About a week afterwards, one of the salesmen there asked if I had played them, and wasn't it amazing that these things were in the store? I told him  Yep, I played them, and that I had vintage versions at home, and Nope, they were total crap sounding, with abysmal finishing, binding appearing and disappearing under the lacquer/paint, pretty horrid fretwork, and also sounding pretty bad too. 

 I sarcastically told him that if I would have given him $600 for both if they came with brand new cases I could resell. 

 Gibsons  are $500 dollar guitars that sell for $3200 bucks , and all because of that pretty name on the headstock.

 This post does not speak to the Gibson Custom Shop axes though. The folks over there are doing all that they can to make quality excellent sounding axes. They are still way overpriced, but different from all the other electrics and acoustics. 

And here I was restraining myself, lol.

I made a few new best friends with this post!  We can forget nut slots that are virtually non existant, not to mention the whole top of the nut shaved so low that you can't backfill them.  Henry J. has made a nice addition to my repair load!


Not to mention the total absurdity of finding a plastic/nylon/synthetic nut on a $5000+ instrument. If there's a silver lining, their nuts are #1 on the "that HAS to be replaced" list.

I agree with Kerry's assessment of the Custom Shop's quality. Now if they'd only correct their sticky lacquer formula, those would be acceptable guitars.

But the question remains: why spend $4K on a Custom Shop LP Special when a luthier can provide you a much better high quality guitar of the same design with YOUR preference of neck shape, selection and quality of timbers, hardware, fret wire, etc., for 3/4ths of that?  The answer? The power of brand loyalty and advertizing.

It's a true tragedy.

BTW: I can't count the times on this forum where someone starts a post with "I'm having a problem with my new Gibson...." and I have restrained myself from posting: "Well, the problem is entirely based upon the fact that you bought a new Gibson.". ;)

All that has been said here about Gibsons is pretty dead on. I have had LOTS of issues with newer Gibsons and its very sad to see how the company has come this point... The latest problem that I ran into was on 2 brand new lefty Les Pauls. The controls work backwords from what they should. Their circuit boards are even stamped with "lefty" on them, but still are wired backwords... It's quite comical if you ask me. I assume the electronics are all wired out of country then shipped here to be installed.. It's just a guess, but I think I'm correct on that one :)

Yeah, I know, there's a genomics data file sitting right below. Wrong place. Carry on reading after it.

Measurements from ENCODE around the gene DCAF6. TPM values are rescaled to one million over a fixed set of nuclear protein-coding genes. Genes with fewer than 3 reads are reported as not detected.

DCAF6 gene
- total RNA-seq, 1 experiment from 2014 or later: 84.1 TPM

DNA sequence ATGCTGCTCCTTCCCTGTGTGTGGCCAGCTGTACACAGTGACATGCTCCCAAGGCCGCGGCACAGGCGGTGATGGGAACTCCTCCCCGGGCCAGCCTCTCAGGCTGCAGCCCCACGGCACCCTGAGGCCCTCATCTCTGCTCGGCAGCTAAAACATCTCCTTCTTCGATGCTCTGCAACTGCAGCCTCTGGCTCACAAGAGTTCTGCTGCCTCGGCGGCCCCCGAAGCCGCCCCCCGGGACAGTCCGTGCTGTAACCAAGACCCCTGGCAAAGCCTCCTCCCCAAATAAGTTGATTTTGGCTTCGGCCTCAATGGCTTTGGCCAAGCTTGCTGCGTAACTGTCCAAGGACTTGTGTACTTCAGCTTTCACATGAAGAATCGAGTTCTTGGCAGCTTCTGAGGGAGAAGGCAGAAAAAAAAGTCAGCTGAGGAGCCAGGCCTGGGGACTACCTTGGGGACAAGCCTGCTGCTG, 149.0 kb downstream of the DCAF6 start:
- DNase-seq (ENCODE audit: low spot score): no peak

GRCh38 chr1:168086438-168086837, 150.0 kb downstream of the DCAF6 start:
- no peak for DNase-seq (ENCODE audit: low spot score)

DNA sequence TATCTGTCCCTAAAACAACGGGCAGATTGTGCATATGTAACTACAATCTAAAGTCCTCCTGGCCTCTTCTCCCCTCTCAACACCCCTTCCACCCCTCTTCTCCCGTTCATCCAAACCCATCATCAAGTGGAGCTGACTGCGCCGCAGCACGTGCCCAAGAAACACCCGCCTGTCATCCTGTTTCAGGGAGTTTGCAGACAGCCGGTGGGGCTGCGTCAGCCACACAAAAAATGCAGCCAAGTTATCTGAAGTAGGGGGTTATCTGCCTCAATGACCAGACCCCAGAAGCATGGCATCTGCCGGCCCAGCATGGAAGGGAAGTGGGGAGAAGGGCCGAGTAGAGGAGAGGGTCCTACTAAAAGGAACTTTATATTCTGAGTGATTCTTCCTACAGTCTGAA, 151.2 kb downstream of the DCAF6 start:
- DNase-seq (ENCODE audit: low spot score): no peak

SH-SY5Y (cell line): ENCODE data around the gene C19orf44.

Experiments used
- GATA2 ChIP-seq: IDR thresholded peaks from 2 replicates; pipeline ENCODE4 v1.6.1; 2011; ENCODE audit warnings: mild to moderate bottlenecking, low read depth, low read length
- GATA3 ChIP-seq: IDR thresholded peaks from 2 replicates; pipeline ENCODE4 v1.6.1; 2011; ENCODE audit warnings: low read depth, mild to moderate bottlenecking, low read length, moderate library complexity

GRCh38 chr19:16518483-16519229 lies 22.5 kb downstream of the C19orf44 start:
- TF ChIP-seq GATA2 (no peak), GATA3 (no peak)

How about the soft plastic pickguards that are about 1/8" thick, and seem not to stick worth a damn. And squeaky braces.

Hi Brian,

Depending on who makes the Tunamatics - Schaller, Tonepros (Japanese Gotoh originally, then Korean (I recall) - great bridges but  all over the shop as they changed where they were built) and then every other manufacturer under the sun. 

Some adjustments are from the pickup side, some from the stoptail side - the modern Tonepros don't require (generally) the saddles to be reversed as they have a good intonation range - same goes for modern Gotoh,  whereas, the crap ABR-1 Style with it's wire retainer, loose saddles  and limited intonation range has more problems than Speed Gordon (or Flash Gordon as he is titled in the USA).  

So the good thing is there are so many permutations that it's basically a case of doing what the guitar wants you to do regards intonation, saddle orientation and adjustment access.

I note the thread has also sprung the lid on the quality and performance issues with Gibsons these days.  Some of us cannot comment emphatically for a  number of reasons but I lament any brand that has done so much for our musical heritage and was, in the past, such a giant in the tone stakes (particularly for the places it took classic Rock) being subject to such cruel embarrassment as is the present manufacturing/pricing iteration.   

The old Gibson LP'S, Juniors and TV's were the inspirations for my own guitars and to replicate their sound has been a goal for many aspirational makers and builders.   However, like girlfriends and cars from younger days that looked so good and went so well I prefer to remember the Gibsons as they were rather than as they are now now.

That's as nice as I can get.


Well said.